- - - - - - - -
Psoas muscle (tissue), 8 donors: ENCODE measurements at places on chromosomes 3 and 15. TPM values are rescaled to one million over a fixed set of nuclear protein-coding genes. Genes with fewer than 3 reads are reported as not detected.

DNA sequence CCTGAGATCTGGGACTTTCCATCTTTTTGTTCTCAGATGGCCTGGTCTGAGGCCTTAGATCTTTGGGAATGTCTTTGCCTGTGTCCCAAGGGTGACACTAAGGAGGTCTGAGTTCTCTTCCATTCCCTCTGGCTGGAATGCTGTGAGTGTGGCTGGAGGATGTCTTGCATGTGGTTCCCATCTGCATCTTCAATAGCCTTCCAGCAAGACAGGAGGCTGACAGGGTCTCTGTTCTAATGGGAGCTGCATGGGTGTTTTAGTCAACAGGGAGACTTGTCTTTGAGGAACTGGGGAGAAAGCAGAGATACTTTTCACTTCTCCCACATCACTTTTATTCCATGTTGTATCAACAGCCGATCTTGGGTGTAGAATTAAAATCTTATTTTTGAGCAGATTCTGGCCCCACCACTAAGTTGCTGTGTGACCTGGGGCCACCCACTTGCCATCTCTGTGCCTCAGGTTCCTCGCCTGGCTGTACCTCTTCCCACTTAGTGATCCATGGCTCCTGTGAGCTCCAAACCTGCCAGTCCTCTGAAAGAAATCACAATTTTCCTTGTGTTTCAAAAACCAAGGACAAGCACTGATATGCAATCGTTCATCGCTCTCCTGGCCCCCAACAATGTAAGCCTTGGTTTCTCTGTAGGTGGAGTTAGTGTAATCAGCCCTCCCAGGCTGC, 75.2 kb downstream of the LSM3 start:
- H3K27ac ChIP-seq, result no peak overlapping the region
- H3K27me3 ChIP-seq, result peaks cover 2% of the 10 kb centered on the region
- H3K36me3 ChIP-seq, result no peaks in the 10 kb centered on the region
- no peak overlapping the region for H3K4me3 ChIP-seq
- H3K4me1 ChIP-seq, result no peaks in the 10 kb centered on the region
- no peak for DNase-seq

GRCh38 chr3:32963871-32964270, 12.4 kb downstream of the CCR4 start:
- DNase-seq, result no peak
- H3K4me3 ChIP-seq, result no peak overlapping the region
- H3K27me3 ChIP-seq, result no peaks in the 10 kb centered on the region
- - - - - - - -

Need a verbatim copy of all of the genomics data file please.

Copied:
Psoas muscle (tissue), 8 donors: ENCODE measurements at places on chromosomes 3 and 15. TPM values are rescaled to one million over a fixed set of nuclear protein-coding genes. Genes with fewer than 3 reads are reported as not detected.

DNA sequence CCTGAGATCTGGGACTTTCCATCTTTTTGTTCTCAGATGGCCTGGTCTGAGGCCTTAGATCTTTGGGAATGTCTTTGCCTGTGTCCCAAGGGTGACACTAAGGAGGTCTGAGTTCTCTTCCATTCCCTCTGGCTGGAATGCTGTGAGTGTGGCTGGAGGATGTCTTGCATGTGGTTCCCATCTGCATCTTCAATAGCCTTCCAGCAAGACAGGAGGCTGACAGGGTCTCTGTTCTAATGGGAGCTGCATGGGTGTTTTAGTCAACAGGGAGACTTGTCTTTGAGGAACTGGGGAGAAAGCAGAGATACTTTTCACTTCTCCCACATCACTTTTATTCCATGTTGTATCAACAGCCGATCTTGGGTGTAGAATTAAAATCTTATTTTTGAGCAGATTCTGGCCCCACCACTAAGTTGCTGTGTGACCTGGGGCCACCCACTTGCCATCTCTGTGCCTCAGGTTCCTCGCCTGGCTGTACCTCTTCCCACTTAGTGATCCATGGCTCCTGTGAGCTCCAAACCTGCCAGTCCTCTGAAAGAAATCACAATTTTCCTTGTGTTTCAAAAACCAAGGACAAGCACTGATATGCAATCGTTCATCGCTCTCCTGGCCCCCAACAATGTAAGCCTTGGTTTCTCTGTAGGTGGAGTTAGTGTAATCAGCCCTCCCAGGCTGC, 75.2 kb downstream of the LSM3 start:
- H3K27ac ChIP-seq, result no peak overlapping the region
- H3K27me3 ChIP-seq, result peaks cover 2% of the 10 kb centered on the region
- H3K36me3 ChIP-seq, result no peaks in the 10 kb centered on the region
- no peak overlapping the region for H3K4me3 ChIP-seq
- H3K4me1 ChIP-seq, result no peaks in the 10 kb centered on the region
- no peak for DNase-seq

GRCh38 chr3:32963871-32964270, 12.4 kb downstream of the CCR4 start:
- DNase-seq, result no peak
- H3K4me3 ChIP-seq, result no peak overlapping the region
- H3K27me3 ChIP-seq, result no peaks in the 10 kb centered on the region